When a male colleague rings and she takes a work call he accuses her of having an affair. When she goes to the bathroom he reads the messages on her phone. He got her the phone as a gift so he knows the pin to unlock it. What she doesn’t know is that he found the little book where she keeps her logins and passwords to her email account and her Facebook, and he’s been reading her messages for months. He knows where she’s going, who she’s seeing. He doesn’t like her family. He can tell they don’t like him. So at Christmas when she wants to go to her family lunch he says, ‘If you loved me you wouldn’t go. They hate me.’ So she stays home. She starts to avoid family occasions because it causes fights. He follows her car when she leaves the house. When she says she wants to leave he threatens to kill her. But not in an overt way. He says, ‘You should be careful what you do’. When she goes to a girlfriend’s house for a few days because she’s depressed and confused, he texts her that he loves her so much he’s going to kill himself. She goes back. The person most at risk is this woman. This is coercive control. It’s why one woman a week ends up dead at the hands of her partner or her ex.
The importance of coercive control being criminalised isn’t just to give victims the power to protect themselves from abuse. It sends a message to society at large that these behaviours are illegal. That the systemic and historical sexism we all endure – because it’s deeply embedded and normalised in our patriarchal culture – is dangerous. It dehumanises us. It makes us ‘less than’. It permits these controlling and abusive behaviours to occur.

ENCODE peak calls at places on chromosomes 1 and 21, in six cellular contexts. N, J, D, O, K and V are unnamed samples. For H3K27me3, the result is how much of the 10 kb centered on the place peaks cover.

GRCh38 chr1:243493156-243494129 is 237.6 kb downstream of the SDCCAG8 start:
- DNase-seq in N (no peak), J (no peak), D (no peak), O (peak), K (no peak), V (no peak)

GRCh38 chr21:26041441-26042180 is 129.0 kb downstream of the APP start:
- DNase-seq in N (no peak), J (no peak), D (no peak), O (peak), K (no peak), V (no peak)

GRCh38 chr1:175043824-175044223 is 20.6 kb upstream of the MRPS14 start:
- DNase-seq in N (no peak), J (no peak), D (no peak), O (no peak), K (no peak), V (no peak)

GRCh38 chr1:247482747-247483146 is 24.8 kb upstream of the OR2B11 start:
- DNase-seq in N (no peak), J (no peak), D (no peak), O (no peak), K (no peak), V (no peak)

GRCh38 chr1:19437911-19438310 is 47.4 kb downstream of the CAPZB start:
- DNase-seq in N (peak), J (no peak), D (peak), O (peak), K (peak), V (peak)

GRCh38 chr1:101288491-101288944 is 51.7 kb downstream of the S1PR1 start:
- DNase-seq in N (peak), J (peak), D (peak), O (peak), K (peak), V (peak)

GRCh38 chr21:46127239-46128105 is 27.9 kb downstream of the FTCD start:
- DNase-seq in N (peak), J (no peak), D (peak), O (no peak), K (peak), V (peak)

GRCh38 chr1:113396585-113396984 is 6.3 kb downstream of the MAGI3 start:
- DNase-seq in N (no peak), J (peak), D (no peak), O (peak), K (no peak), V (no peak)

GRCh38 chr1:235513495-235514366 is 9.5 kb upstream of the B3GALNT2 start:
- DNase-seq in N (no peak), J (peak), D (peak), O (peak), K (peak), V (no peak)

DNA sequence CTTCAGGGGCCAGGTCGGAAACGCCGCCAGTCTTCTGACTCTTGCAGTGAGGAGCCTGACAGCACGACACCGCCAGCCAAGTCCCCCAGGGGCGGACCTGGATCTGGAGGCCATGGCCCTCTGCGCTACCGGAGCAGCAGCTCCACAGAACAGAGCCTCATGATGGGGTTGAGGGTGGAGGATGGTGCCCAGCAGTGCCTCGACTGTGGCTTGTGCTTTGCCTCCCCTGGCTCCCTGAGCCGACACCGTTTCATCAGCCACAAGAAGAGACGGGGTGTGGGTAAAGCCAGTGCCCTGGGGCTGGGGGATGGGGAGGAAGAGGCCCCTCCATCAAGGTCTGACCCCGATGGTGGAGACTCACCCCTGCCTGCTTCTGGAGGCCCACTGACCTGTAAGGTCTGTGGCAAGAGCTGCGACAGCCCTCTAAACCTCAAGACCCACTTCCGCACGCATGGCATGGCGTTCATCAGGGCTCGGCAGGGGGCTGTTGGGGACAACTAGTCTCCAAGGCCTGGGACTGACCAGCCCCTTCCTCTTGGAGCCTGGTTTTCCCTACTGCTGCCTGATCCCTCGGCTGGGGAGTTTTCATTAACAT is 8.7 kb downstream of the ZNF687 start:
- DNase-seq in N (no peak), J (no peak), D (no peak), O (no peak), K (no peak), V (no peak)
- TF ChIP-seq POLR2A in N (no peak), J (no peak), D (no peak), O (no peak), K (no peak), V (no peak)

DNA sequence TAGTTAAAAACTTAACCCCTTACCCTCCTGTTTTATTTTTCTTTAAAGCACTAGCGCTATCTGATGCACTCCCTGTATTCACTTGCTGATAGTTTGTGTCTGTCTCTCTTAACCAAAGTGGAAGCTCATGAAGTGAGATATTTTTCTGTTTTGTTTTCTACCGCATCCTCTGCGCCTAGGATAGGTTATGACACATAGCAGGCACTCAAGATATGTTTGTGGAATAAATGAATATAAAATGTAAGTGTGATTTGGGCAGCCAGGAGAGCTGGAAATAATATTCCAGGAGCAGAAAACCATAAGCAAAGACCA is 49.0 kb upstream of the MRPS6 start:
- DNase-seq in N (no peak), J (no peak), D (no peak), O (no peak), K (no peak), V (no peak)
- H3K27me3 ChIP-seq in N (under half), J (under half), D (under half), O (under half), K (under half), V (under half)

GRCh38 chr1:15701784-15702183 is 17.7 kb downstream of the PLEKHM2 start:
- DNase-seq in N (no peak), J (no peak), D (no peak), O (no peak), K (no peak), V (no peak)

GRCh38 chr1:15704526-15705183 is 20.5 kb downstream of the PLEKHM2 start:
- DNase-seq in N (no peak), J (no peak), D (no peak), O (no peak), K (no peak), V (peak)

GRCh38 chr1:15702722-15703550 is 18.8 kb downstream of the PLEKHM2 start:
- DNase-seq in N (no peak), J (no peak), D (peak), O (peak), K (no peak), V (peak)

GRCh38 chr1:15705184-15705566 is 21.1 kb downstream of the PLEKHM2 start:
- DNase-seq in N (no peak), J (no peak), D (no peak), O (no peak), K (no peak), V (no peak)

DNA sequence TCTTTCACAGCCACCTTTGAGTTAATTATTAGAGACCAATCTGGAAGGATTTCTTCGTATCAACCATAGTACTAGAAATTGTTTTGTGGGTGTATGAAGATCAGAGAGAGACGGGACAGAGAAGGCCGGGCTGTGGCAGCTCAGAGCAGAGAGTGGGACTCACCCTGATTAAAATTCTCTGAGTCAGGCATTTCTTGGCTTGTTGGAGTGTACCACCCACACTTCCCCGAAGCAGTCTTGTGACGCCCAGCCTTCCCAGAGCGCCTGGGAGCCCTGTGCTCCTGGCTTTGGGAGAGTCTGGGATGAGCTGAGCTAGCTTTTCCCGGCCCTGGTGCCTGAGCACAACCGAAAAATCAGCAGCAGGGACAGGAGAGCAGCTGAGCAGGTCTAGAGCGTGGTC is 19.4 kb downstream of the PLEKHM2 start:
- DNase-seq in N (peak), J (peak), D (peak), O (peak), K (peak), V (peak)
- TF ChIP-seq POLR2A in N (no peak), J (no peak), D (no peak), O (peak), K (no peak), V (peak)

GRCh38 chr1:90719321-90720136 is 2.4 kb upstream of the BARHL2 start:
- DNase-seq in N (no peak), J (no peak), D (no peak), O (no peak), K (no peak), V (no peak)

The other day my friend told me she was watching a horse race and one of the horses was called ‘Zipitsweetie’. She was appalled. The name is supposed to be funny! A phrase usually used by a man telling a woman to shut up. To ‘zip it’, followed by the belittling term ‘sweetie’. That’s a statement of power and control used to silence women. Used to minimise us. It’s so normalised someone was comfortable about using it to name their racehorse. Why not ‘Punchherintheface’ or ‘Killherinthebathroom’? I hear a seething violence in ‘Zipitsweetie’ that is unsettling. I guess it’s going to get backed by the coercive controllers at the TAB. Because that sort of behaviour is normalised and endorsed in some groups of men. I wait for the day when Zipitsweetie is beaten by You’regoingtojailforfiveyears.
Controlling behaviour is a crime. Gaslighting is a crime. Monitoring someone’s behaviour is a crime. Women don’t just end up murdered in suitcases in the boot of their car without a long history of coercive control behaviours, preceding it. It starts somewhere. Maybe it’s as simple as asking this new man you’re in love with not to drive so fast, it’s scaring you, and his face darkens and he says ‘Zip it sweetie’.
Thursday 14 February is V Day – One Billion Rising – an event that happens all over the world to draw attention to violence against women. We meet at Main Beach in Byron at 6.30am for a 7am dance. Wear red.